So, it was short sellers, not levering extremely overvalued and now defaulting CDO’s 30 to 1 and lenders cutting off the leverage spigot to Bear that killed it? Very funny. I’m sorry (I’m very sarcastic by nature) but I think you’ve been taking the congressional witch hunt too seriously. You seem too intelligent for that kind of sloppy thinking.

As a trader, if I think the stock has fallen below fair value, I’m a buyer. Full stop. If short sellers drive a stock below what the market considers “fair value”, market participants will buy as much as they can, driving the price back up to what the market considers fair value. So, if the stock price collapsed (and it did), then it’s because longs wanted out because, given new information, they thought it was trading above fair value and the new estimate for fair value was WAY lower.

BTW, leverage has a multiplier effect both on the way up and on the way down. So, if the price of the assets Bear held declined by even a measly 3%, at 30x leverage, the decline in the value of Bear’s portfolio is 90%! What genius at Bear thought this was good risk management?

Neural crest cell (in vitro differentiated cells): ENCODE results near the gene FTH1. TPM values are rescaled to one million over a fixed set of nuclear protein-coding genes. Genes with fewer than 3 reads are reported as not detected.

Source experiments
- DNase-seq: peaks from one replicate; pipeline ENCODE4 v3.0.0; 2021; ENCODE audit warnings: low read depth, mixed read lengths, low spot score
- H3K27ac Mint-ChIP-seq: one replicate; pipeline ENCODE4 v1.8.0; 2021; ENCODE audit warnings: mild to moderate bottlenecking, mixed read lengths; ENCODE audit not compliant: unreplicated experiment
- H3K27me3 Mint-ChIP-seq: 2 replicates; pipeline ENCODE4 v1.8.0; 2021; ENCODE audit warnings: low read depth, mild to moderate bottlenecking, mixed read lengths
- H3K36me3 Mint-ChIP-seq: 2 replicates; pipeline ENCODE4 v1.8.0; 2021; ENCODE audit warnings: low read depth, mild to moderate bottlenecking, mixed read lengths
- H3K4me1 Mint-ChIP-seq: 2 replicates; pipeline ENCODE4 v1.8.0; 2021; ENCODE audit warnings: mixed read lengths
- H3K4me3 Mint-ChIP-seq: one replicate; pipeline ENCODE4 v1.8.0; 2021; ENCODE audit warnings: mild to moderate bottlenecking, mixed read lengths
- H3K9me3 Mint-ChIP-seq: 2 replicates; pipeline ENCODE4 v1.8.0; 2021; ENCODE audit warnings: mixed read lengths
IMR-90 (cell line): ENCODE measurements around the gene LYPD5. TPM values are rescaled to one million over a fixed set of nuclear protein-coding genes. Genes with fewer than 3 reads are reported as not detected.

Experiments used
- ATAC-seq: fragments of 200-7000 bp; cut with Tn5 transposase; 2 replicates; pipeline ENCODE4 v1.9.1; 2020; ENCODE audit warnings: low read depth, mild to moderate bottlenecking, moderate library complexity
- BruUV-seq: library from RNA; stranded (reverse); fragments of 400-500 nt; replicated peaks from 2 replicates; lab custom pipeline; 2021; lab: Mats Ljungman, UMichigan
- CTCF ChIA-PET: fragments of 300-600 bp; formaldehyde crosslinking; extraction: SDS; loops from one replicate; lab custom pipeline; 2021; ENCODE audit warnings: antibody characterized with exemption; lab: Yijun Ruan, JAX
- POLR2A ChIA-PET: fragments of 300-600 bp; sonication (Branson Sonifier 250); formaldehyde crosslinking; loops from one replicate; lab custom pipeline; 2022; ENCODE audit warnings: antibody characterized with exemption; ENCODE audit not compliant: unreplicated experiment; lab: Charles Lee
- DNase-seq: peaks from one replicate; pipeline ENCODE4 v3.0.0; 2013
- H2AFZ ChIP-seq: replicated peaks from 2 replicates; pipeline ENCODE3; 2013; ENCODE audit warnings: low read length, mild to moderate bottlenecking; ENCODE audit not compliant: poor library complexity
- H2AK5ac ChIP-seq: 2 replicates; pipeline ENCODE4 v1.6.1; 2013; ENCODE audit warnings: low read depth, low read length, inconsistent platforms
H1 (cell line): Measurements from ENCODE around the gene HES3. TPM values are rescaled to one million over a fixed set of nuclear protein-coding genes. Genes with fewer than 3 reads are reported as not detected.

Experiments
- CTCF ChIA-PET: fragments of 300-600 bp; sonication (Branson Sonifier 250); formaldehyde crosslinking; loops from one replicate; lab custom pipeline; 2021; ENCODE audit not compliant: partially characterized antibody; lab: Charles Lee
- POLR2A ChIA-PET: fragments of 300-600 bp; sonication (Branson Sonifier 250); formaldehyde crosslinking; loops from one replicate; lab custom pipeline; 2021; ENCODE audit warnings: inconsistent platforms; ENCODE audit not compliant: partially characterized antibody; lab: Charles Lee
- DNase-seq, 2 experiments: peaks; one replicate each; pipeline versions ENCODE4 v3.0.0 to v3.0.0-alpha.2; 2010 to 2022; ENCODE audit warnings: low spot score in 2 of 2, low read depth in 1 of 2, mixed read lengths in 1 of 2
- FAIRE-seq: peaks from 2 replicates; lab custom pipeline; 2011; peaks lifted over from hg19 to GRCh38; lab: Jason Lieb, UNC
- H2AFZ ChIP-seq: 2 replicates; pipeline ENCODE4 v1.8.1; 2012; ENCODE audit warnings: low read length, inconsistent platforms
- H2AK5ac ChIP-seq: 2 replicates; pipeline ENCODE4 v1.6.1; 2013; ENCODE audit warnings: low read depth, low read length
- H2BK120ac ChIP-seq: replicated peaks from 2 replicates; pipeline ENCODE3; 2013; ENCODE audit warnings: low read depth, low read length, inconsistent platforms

So, did shorts bring Bear down or did Bear stab itself in the eye? I’m willing to bet millions of dollars that the fruitless waste of time investigation into short selling in Bear stock is going to turn up no market manipulation.

21 J Thomas July 21, 2008 at 1:20 pm

Methinks, thank you for that clear description. I want to describe how I understand market makers actually work, and perhaps you could direct me to a link that explains how they actually work.

A market maker starts with a quantity of money and a quantity of stock. Buyers and sellers come and are often unbalanced — in a given day you could have times when there are a lot more buyers than sellers and vice versa, and other things equal that would result in the price jumping wildly up and down.

The market maker stabilises prices; when there are more sellers than buyers he lets the price fall a little and buys, reducing his money and increasing his stock. Then when there are more buyers than sellers he raises the price and sells stock, reducing his stock and increasing his money, and while performing this service he makes money for himself. He buys low and sells higher, and it could be argued that by reducing the price volatility he is doing something to justify his profits.